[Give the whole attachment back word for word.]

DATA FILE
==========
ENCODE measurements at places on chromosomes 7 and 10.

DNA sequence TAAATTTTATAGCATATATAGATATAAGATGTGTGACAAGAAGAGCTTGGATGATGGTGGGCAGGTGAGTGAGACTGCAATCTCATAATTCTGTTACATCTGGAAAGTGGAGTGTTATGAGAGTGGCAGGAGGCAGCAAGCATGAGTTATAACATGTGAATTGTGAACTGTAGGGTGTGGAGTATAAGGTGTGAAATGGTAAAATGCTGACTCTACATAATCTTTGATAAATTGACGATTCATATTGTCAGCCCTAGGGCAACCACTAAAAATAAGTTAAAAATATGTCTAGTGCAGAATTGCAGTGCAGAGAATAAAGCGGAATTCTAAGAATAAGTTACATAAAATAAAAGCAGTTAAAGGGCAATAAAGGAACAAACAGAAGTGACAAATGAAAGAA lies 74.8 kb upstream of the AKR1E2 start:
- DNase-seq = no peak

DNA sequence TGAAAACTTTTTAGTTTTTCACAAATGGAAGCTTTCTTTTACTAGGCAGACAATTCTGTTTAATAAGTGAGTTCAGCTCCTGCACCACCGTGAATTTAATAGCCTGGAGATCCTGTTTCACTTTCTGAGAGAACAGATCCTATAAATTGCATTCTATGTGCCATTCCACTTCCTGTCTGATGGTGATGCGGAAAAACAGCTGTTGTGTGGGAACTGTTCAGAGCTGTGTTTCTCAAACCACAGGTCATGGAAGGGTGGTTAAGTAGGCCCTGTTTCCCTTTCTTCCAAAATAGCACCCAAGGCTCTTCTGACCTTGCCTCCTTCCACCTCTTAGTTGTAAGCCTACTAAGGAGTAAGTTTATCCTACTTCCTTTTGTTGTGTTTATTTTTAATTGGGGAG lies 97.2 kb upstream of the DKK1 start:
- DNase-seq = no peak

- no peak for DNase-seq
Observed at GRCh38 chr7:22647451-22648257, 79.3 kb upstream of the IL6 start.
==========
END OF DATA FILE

ENCODE measurements at places on chromosomes 7 and 10.

DNA sequence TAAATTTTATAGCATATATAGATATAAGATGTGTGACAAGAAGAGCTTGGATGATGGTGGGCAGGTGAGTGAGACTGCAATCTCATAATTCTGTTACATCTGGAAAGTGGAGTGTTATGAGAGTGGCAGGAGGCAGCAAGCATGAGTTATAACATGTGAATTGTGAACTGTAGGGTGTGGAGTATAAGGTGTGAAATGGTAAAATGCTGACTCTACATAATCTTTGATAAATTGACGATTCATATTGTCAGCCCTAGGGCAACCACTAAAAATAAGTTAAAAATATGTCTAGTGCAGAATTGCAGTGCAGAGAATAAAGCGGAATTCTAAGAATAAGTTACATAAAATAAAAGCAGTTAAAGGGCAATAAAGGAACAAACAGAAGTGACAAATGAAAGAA lies 74.8 kb upstream of the AKR1E2 start:
- DNase-seq = no peak

DNA sequence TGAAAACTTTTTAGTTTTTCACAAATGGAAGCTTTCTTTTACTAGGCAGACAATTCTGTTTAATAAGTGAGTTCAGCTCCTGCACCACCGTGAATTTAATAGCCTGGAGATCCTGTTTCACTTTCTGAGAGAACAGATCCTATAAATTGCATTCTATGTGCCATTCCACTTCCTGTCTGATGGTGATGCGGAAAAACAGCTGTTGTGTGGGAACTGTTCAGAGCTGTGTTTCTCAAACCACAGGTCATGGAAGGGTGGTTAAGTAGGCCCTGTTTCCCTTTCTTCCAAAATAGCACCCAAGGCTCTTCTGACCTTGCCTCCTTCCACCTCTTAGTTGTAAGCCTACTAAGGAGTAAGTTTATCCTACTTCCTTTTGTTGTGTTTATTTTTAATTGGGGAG lies 97.2 kb upstream of the DKK1 start:
- DNase-seq = no peak

- no peak for DNase-seq
Observed at GRCh38 chr7:22647451-22648257, 79.3 kb upstream of the IL6 start.